On your camera you’ll see a setting for white balance. Ever wondered what this means in photography terms? Read this article to find out.
The first thing to realise is that the colour of light from various light sources is different; fluorescent tubes emit a different colour of light than the sun, and cloudy light is different in colour than the light from a flash. The different colours of light which various light sources emit is called colour temperature, some are warmer and some are cooler.
The human brain adapts to different colour temperatures and sees most light as white i.e. we see the light from the sun and the light from fluorescent bulbs as the same white, however the light from fluorescent tubes actually has a green tinge when compared to sunlight, but your brain automatically corrects for this.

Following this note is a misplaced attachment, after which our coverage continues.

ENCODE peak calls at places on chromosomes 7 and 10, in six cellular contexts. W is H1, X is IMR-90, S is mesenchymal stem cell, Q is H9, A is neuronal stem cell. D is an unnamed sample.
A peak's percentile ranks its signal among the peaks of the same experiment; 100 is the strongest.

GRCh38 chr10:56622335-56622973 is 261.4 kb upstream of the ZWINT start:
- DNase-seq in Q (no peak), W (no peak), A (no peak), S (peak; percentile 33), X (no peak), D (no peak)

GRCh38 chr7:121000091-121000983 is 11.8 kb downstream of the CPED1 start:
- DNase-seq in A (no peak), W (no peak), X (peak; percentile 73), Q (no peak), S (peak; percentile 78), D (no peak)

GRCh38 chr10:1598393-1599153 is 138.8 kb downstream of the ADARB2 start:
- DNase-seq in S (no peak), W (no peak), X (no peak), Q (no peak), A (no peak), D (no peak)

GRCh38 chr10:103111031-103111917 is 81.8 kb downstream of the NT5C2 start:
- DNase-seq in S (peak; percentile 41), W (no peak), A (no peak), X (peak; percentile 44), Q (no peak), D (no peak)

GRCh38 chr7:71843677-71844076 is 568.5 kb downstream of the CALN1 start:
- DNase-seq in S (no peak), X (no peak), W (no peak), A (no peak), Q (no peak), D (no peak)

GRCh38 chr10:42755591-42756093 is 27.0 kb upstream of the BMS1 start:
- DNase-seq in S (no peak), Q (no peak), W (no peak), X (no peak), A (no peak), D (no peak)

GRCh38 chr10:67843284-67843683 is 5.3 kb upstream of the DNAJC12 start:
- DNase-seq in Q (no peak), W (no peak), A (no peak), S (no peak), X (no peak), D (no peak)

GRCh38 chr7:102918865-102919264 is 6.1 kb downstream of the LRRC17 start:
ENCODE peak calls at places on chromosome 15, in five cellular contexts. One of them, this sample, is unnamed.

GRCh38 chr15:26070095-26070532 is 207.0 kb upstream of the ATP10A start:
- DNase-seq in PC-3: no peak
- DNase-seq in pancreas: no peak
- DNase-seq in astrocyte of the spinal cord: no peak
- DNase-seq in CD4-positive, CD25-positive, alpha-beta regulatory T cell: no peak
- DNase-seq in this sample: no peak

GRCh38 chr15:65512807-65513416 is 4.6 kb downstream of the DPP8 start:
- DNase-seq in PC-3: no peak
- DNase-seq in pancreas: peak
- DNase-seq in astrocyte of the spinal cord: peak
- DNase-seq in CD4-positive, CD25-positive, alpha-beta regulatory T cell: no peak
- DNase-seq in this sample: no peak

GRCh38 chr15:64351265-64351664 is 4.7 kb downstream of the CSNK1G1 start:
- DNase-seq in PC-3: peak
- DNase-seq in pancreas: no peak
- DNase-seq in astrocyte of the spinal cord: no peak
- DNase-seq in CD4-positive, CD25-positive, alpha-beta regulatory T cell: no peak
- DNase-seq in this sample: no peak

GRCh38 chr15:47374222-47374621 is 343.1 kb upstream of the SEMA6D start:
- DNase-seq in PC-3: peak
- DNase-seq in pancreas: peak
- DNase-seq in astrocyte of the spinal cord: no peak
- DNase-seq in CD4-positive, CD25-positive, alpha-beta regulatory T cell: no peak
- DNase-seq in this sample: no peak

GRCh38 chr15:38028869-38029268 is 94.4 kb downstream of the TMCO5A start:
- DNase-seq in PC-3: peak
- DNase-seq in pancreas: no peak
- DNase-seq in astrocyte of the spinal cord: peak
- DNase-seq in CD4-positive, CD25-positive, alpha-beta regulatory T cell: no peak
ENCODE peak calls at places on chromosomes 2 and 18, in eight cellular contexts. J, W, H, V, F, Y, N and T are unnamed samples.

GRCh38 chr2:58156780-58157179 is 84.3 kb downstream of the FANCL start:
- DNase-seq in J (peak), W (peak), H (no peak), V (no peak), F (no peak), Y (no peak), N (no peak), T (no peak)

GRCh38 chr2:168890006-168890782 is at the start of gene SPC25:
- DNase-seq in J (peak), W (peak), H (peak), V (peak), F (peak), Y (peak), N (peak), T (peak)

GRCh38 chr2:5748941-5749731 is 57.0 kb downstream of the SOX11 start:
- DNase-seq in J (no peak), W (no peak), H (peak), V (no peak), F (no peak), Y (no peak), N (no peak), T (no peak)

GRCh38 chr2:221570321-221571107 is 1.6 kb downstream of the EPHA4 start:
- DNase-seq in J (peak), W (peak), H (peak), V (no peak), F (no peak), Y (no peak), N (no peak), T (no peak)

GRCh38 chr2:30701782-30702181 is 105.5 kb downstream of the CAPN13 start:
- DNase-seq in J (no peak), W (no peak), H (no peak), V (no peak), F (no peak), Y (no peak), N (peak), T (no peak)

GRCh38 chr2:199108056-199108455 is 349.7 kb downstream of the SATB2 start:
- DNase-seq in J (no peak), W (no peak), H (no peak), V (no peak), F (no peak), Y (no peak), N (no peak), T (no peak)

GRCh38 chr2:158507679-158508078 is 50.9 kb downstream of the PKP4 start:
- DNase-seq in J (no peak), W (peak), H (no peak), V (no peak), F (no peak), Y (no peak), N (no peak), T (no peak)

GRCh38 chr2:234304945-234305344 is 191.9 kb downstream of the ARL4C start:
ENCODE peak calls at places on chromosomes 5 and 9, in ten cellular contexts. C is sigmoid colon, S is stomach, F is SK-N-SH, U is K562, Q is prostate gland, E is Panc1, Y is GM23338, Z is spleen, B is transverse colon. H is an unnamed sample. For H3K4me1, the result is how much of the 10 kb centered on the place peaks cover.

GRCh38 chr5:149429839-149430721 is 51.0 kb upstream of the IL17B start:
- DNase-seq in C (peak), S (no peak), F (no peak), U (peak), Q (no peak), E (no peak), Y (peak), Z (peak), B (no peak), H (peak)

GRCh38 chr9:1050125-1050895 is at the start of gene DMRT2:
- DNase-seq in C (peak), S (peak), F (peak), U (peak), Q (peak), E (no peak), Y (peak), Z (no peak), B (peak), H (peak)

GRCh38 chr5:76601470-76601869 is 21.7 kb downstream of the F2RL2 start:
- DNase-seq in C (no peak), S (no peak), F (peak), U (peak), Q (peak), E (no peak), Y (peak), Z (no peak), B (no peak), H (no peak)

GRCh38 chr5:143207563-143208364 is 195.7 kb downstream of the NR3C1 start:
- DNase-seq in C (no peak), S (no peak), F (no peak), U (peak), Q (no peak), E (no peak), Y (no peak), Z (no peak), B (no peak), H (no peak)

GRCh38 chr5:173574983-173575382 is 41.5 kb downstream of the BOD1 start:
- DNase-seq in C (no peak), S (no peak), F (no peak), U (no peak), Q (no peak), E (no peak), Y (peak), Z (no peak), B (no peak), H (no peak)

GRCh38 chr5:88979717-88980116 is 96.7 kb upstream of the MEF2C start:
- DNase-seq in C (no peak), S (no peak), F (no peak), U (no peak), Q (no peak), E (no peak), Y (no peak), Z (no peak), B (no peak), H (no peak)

However, your camera sees light exactly as it is. To correct for this it has different white balance settings for use in different lighting conditions. These include daylight, flash, cloudy, fluorescent, shade and more. You should ensure the white balance setting of your camera matches the type of light you are taking photos in. Luckily your camera also has an Auto White Balance setting (Auto WB). This setting is remarkably good at working out the correct white balance in most situations and it can be used in most situations. But, if you find that the colours in your photo don’t match what you are looking, it could be due to an incorrect white balance being used.
Here is the same photo, taken with different white balance settings. You can see that each has a different ‘temperature’ and colour tone.
One of the advantages of raw files is that you can easily correct the white balance after you’ve taken the photo. The easiest way to do this is to tell your editing application where something white of grey is in the image, and the editing app will correct the white balance in that photo based on that information.